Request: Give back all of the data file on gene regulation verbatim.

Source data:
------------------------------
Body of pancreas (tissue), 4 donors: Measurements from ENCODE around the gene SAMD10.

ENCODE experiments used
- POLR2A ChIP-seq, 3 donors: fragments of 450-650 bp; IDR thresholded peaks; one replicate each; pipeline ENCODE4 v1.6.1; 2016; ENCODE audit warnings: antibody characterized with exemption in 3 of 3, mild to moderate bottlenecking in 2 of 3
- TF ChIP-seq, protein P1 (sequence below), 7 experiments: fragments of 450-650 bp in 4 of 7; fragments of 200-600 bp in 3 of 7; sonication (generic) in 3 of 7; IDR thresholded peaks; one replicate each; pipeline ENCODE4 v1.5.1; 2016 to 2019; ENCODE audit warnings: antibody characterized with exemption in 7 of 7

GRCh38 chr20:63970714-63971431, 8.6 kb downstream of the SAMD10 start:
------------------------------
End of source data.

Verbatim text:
Body of pancreas (tissue), 4 donors: Measurements from ENCODE around the gene SAMD10.

ENCODE experiments used
- POLR2A ChIP-seq, 3 donors: fragments of 450-650 bp; IDR thresholded peaks; one replicate each; pipeline ENCODE4 v1.6.1; 2016; ENCODE audit warnings: antibody characterized with exemption in 3 of 3, mild to moderate bottlenecking in 2 of 3
- TF ChIP-seq, protein P1 (sequence below), 7 experiments: fragments of 450-650 bp in 4 of 7; fragments of 200-600 bp in 3 of 7; sonication (generic) in 3 of 7; IDR thresholded peaks; one replicate each; pipeline ENCODE4 v1.5.1; 2016 to 2019; ENCODE audit warnings: antibody characterized with exemption in 7 of 7

GRCh38 chr20:63970714-63971431, 8.6 kb downstream of the SAMD10 start: